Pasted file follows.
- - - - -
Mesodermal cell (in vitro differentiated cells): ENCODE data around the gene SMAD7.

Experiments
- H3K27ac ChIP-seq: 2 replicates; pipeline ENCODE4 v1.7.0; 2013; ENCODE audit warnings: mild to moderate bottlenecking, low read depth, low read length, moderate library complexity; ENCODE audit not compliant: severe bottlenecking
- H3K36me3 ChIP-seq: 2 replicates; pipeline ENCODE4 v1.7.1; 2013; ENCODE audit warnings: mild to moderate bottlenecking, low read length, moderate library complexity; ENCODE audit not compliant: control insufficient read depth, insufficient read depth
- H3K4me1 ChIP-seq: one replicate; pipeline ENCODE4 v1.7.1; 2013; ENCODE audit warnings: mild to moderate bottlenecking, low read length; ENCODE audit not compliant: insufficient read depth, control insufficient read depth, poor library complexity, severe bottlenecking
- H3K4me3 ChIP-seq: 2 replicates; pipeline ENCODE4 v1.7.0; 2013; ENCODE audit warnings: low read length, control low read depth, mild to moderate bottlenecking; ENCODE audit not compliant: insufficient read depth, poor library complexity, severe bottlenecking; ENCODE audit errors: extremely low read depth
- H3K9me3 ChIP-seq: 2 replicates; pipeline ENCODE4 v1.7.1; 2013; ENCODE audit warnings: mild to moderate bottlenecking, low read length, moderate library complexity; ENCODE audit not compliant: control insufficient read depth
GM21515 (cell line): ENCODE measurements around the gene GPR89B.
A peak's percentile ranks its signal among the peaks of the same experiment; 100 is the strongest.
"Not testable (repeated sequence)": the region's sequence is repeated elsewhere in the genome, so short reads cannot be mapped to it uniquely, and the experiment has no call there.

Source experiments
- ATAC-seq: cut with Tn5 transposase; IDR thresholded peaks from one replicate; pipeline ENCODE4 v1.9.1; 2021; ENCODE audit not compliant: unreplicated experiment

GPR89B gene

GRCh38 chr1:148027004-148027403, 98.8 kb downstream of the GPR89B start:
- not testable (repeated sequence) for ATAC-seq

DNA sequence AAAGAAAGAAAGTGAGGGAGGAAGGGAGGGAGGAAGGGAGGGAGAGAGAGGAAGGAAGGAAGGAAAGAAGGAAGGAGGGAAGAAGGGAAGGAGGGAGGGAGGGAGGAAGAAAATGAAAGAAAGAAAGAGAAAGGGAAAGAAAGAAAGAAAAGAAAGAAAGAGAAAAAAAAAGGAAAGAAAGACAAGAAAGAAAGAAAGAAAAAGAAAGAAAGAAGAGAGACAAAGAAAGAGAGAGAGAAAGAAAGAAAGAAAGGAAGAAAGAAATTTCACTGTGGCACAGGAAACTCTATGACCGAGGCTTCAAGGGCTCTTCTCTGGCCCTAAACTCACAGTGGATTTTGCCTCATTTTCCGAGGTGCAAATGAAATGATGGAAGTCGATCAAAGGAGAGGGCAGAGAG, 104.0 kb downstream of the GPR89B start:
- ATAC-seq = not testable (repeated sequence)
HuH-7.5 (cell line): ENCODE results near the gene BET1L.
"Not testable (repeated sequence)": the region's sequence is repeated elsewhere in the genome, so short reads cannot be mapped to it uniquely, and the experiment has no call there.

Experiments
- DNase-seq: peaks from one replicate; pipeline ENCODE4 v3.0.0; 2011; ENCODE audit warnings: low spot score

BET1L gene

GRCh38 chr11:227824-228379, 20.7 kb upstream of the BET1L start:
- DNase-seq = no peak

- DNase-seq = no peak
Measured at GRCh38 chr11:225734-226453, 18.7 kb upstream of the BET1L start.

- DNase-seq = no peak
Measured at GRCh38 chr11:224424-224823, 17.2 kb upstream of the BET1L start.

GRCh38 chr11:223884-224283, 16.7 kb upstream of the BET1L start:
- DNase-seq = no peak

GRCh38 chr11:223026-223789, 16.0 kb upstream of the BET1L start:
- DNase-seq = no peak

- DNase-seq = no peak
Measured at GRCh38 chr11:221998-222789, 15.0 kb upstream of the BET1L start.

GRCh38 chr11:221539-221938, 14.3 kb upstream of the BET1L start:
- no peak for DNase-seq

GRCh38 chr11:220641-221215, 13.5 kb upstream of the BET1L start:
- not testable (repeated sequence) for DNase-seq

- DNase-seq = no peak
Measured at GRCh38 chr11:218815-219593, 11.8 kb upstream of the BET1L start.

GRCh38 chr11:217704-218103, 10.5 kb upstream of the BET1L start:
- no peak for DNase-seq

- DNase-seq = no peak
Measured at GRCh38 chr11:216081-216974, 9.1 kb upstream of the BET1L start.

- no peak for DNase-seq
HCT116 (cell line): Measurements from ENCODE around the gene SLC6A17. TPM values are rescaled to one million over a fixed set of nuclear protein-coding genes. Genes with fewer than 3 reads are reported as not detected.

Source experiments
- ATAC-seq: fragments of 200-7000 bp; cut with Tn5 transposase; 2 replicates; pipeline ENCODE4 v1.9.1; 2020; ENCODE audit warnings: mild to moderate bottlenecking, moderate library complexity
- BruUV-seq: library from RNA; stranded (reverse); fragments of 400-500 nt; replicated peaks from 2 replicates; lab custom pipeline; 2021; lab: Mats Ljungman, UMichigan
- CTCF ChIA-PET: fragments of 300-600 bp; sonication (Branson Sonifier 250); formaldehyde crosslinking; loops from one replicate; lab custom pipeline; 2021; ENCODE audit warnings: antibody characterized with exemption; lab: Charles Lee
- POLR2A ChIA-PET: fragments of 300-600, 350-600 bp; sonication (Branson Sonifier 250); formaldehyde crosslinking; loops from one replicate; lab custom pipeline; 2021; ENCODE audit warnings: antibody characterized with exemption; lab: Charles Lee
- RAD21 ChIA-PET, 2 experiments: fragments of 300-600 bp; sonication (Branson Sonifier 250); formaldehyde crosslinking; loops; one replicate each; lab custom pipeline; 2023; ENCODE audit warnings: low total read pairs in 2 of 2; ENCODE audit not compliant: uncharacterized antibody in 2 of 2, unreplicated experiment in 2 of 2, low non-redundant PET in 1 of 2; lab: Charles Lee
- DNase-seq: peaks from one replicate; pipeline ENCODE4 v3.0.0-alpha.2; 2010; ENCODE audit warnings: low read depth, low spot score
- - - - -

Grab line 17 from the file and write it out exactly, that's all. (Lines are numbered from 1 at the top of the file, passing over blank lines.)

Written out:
- ATAC-seq = not testable (repeated sequence)